Dallas has plenty of strip malls. Give us more ‘mini Klyde Warren’ parks
Perhaps you’ve never been to a mall near Hillcrest and Arapaho Streets in Far North Dallas. Nevertheless, the old Hillcrest Village would be known.
The boring 1980s retail strip, with its beige, rectangular cookie-cutter buildings and an ocean of mostly empty parking lots, is a staple of the American suburban landscape. You might just want to go to one when you’re craving a Starbucks drink.
But the new Hillcrest Village makes an impression. A dying mall just a few years ago. Now the development has been called “Mini-Klyde-Warren-Park”, as our colleague Sarah Blaskovich reported in December. That’s because the city of Dallas, in partnership with retail developer Shop Cos. The mall has been revitalized with chic restaurants and has removed the central parking lot and a two-story building to create a 1.5-acre park with a playground.
This dense corner of Dallas, which borders Richardson, has little open space and it has been difficult for the city to purchase parkland because land is scarce and valuable, said Calvert Collins-Bratton, president of the Dallas Park Board. Shop Cos. Bought the mall in 2018, demolished one of the buildings, and threw the land and central parking lot into town for $ 1.4 million.
The city-owned park, called Hillcrest Village Green, cost an additional $ 4.2 million to build and made a big splash on Saturday. This open space should serve as a template for others in the commercial real estate game, and we hope more developers will take note.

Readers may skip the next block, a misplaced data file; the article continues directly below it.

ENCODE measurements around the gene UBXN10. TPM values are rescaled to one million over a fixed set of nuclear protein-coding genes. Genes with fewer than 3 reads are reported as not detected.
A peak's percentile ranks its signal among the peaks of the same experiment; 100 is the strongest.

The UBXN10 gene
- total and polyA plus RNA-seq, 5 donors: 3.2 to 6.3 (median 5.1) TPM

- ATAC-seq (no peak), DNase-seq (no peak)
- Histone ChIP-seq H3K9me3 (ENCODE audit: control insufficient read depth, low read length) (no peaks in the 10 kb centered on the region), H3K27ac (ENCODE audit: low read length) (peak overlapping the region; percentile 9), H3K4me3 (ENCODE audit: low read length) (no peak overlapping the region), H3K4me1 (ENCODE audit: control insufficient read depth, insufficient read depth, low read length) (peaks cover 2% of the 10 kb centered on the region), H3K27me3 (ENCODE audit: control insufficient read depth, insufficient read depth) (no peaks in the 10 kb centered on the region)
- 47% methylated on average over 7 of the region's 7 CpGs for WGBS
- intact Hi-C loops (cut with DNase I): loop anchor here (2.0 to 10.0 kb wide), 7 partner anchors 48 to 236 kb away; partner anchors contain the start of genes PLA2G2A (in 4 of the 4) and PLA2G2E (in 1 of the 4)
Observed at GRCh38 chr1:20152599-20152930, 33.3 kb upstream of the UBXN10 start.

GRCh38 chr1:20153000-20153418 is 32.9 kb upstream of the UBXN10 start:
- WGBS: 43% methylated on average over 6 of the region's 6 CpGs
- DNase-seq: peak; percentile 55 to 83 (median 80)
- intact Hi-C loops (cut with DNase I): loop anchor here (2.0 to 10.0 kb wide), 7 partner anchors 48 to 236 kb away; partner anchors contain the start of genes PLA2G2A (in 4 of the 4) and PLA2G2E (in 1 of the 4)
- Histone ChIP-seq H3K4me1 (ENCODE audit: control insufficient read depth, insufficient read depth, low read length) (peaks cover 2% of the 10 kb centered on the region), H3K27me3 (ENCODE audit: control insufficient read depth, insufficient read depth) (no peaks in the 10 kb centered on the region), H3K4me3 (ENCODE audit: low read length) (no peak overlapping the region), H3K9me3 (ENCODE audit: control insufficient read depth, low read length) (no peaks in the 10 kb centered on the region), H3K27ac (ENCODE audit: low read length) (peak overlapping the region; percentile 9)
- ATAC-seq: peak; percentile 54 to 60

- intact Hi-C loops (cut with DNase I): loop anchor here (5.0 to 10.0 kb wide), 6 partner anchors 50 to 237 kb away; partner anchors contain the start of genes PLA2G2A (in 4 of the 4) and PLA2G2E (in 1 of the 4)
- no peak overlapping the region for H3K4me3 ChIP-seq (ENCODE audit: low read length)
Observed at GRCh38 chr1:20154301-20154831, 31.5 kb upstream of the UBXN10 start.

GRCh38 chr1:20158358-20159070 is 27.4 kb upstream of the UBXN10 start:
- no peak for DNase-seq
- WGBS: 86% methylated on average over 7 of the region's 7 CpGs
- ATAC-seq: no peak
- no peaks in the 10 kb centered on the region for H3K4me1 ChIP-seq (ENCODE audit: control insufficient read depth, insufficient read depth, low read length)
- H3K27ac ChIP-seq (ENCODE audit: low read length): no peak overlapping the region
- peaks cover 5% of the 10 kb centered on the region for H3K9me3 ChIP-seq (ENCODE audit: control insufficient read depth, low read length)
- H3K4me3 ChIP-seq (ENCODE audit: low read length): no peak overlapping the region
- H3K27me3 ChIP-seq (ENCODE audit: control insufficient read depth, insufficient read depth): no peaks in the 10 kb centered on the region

We understand that building this park required a confluence of favorable factors. Shop Cos. Co-founder David Sacher has an emotional connection with the mall because he grew up in the area. He and the main developer of the shop, Daniel Fuller, approached the city with their idea for the mall. The city paid for the green spaces with funds from a $ 262 million park bond package approved by voters in 2017. Dallas also donated $ 1.5 million in economic development funds to give the mall a makeover. Wide terraces, trees and benches have replaced sidewalks and old, narrow sidewalks.
“It’s like a unicorn,” Collins-Bratton told us. “It took a private developer who saw the value of parking spaces that are working with the city to make this happen.”
Sacher said he and his colleagues took inspiration from California’s Malibu Country Mart, a Mediterranean-style mall with trendy shops and restaurants on manicured lawns, inviting picnic areas, and a colorful playground. He told us we don’t see any more projects like renovating Hillcrest Village because developers are usually not ready to demolish revenue-generating buildings to replace them with open space. He said eliminating parking spaces can also conflict developers with municipal parking requirements.
The pandemic was catastrophic for retailers and restaurants, but spaces like Hillcrest Village Green should be good for businesses and encourage families and friends to dine and spend time al fresco. Shop Cos. Has signed nearly 30 leases.
We urge cities to review their parking requirements and we encourage developers to be better neighbors. Even a small playground or pocket park can make a big difference for families.